Hello all. I’ve been in a state of depression and panic lately (depressed panic or perhaps just panicked depression?) over our upcoming move to my parents’ place (they came down over the weekend with a truck and so all of our bookshelves but one and most of our books are at their place now, after much hard work on my part) and my husband’s ongoing health problems. So I’ve been avoiding blogging as one more stress while every day making up something new in my head to write about and finally decided I really might need to just talk to my friends for a bit! (that’s you)
I foolishly packed up all my books except for about 25, thinking there’s no way I can read that many in a month anyway, what do I need them for? All of their big unread faces just stress me out! Well as I am now discovering, books are for more than just reading! They are friends and now I don’t have my friend George Eliot in Middlemarch or my friend Miss Pettigrew in Miss Pettigrew Lives for a Day or the Mitfords or even Charlotte Bronte in Villette… I finally remembered I still have the library though, so that’s some consolation.
So without those books, I have been madly rereading (for the second time this year) the Harry Potter series. I’ve even read a short guide to the series, complete with author bio and examination of the themes in the books. And my husband and I went to see the movie in IMAX a second time… So I’ve become a bit obsessed with that lately, but I’m also wanting something more satisfying, like a 19th century novel written by a woman. I can’t handle anything too stressful right now though, so although I’ve signed up for some Trollope reading, I may not be finishing it on time. Reading that back to back with Dickens just feels like too many Victorian men all at once and very thick big chatterboxes of men too!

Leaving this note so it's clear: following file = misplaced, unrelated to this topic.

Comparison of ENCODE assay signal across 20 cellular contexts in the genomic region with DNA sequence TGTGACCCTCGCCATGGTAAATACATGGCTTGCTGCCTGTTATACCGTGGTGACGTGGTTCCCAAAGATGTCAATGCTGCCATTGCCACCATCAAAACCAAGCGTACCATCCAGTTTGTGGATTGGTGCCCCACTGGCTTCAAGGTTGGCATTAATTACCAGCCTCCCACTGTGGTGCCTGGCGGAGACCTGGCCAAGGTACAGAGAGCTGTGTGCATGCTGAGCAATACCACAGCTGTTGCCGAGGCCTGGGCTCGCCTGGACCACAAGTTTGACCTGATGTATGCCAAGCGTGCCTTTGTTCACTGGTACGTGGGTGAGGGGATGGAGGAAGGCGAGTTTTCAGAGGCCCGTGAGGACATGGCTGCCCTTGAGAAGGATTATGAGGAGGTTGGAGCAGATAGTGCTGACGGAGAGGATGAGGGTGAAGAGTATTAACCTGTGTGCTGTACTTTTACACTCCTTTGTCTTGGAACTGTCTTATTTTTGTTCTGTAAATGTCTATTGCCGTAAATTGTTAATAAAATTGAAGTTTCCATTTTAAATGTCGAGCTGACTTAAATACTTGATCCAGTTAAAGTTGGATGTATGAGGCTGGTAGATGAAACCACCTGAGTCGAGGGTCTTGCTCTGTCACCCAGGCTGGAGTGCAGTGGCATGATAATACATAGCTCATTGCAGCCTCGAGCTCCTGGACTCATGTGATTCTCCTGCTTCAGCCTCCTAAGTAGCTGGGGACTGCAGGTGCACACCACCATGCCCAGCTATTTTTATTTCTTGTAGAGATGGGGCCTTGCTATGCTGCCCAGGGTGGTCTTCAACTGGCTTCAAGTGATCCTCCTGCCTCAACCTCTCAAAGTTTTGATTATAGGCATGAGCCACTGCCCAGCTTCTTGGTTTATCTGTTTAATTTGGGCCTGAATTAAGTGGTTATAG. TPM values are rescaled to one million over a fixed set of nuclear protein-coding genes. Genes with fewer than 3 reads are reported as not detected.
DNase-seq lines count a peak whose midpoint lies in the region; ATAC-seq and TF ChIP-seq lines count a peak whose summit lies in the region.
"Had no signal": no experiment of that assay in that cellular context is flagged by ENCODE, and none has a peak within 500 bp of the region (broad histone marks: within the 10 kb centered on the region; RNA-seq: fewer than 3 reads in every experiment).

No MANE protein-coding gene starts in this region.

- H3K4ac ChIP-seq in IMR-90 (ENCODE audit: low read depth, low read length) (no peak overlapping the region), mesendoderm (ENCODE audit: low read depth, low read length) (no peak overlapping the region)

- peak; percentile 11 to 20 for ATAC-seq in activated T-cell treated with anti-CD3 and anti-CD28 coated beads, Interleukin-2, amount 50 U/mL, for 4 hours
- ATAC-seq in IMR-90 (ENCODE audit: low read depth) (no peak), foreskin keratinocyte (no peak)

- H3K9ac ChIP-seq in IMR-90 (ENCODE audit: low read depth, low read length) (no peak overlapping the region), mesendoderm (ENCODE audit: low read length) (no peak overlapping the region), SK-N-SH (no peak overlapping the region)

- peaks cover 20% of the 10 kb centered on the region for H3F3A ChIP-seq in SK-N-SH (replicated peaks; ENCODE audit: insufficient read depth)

Finally, as my favourite Jane Austen hero is Mr. Tilney of Northanger Abbey, I quite enjoyed seeing this on AustenBlog:
Hello ladies. Look at your Mister Darcy. Now back to me. Now look at Captain Wentworth. Now back to me. Sadly, those gentlemen are not me. But if they knew enough about muslin to buy their own cravats and were more nice than wise, they could be like me.
Look down. Back up. Where are you? You’re in the Lower Rooms with the gentleman your gentleman could be like. I’m asking you to dance. Unlike some gentlemen who refuse to dance, I love to dance, and you are handsome enough to tempt me.
What’s in your hand? Back at me. I have it. I’m reading that novel you love. I’m reading it to my sister.
Anything is possible when your gentleman is Henry Tilney.